So, this is my first official blog post of #MTBoSBlaugust… I saw an activity at ESCALA’s HSI Summer Institute that I am going to adapt for my Statistics course.
What was the activity? In a group, we were asked to look at miscellaneous graphs related to how Latinx students were doing in K-12 and college, as well as some graphics related to Hispanic-serving Institutions (HSIs). After we had time to discuss the graphs, we were told to number ourselves off within our tables and #3 had to explain the graph the group looked at.
When would I use it? My plan would be to use this at the very beginning of the course as a way to introduce the different graphical displays for data.
This would be replacing my previous activity:
Mystery question: Students fill out questionnaires with one missing question, which they then get the data for. I give them large post-it notes and they have to display and summarize their data in any way they can think of while brainstorming what the question may have been that was answered. I do this before they are introduced formally to any displays, so it’s always a great opportunity to discuss some unfortunate choices. 🙂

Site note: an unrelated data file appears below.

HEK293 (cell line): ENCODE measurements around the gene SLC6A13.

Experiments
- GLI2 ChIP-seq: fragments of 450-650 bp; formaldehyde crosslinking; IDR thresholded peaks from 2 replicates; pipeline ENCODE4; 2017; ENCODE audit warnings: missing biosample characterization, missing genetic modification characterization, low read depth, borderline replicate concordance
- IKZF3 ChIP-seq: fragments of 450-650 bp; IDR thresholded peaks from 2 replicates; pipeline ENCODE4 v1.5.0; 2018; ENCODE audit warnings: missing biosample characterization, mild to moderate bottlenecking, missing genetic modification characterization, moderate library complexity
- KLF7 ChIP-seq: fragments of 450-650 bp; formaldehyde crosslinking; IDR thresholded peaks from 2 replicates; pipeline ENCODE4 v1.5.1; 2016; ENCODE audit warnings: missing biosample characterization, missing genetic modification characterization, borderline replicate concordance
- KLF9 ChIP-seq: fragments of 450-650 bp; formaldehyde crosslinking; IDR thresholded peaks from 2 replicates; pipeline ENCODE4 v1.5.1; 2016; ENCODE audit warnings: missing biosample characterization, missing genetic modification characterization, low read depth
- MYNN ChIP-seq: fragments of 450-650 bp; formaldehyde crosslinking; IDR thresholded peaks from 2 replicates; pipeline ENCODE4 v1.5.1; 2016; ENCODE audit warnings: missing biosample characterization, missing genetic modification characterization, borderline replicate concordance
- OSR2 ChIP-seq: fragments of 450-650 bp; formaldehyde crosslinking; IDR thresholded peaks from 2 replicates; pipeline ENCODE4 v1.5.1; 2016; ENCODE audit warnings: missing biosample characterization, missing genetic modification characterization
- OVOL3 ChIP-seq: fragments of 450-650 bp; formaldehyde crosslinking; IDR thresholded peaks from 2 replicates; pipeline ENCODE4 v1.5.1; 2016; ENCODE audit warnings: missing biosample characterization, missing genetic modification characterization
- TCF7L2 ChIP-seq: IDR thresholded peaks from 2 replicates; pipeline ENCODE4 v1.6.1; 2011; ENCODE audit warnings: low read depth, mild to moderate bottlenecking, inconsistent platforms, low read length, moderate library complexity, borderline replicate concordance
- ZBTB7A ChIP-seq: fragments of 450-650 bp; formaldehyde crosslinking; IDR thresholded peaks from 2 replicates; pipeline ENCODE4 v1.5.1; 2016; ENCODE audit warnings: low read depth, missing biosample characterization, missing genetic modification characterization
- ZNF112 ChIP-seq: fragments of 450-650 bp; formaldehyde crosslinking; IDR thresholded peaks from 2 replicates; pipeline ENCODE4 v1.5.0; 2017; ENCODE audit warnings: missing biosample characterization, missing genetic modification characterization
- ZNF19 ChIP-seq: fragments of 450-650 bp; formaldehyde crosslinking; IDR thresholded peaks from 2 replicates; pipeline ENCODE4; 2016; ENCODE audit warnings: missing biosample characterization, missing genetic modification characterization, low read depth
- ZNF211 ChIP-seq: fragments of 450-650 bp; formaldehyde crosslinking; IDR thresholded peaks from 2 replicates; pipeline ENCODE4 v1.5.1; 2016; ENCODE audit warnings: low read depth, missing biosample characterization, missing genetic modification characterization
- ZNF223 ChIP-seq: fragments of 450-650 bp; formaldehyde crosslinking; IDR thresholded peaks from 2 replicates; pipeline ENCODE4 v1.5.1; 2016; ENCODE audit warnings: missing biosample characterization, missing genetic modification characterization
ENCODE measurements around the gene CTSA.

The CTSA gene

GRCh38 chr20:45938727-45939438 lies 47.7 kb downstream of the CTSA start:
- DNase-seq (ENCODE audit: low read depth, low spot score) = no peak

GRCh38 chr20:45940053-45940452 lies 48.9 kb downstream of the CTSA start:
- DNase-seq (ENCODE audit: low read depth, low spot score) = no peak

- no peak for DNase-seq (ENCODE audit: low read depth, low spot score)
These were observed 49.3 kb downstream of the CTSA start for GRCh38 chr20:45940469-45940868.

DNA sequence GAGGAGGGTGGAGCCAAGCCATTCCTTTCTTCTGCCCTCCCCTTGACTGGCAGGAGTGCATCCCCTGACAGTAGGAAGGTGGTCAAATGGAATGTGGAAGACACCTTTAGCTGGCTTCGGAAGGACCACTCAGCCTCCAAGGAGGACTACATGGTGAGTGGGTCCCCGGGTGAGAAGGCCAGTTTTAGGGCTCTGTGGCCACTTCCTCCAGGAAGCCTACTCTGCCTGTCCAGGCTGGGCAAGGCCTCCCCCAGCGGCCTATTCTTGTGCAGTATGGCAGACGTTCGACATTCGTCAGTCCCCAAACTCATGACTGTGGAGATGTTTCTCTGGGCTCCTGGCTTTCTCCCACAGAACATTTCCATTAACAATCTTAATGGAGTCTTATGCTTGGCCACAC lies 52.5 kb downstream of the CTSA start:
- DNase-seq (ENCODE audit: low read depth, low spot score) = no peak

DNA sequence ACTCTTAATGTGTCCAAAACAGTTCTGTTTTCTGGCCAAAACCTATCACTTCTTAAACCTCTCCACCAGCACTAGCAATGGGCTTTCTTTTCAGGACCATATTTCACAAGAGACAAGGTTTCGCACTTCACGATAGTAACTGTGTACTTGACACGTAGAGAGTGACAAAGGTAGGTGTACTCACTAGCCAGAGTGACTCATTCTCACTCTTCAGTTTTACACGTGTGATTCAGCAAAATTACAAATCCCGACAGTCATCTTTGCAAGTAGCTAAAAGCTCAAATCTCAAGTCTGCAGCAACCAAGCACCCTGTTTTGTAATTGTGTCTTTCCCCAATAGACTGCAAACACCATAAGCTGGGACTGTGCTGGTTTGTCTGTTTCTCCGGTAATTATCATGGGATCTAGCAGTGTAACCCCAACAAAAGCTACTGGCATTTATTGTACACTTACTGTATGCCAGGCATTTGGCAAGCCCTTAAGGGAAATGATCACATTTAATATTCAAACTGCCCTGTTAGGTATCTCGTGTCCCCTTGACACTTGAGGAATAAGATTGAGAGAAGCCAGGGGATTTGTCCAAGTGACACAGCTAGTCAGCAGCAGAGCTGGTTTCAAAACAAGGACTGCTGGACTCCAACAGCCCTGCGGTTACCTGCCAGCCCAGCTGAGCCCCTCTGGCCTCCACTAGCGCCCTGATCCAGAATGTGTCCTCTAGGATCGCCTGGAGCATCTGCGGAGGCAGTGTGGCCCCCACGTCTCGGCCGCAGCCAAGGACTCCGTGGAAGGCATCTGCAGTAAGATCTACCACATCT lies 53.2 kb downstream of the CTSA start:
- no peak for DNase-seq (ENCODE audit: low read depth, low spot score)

Now, I’m a bit concerned that the fun aspect of the mystery question activity is worthwhile, along with the curiosity of wanting to know the question… and that we do learn about our fellow classmates. However, the fact that it is backwards from how we’d normally deal with Statistics – starting with a question and using data to answer it – maybe it’s worth scrapping? And I can infuse some interesting topics and social justice issues with the graphs I choose to have us discuss, so perhaps I won’t lose the curiosity with the switch. And it will be less of an organizational challenge than the mystery question (inevitably some student writes down units despite my numerous reminders not to) and possibly quicker to implement. Only time will tell. I may do both in my traditional class that meets twice a week, but will likely opt for just the graph group descriptions in my hybrid class.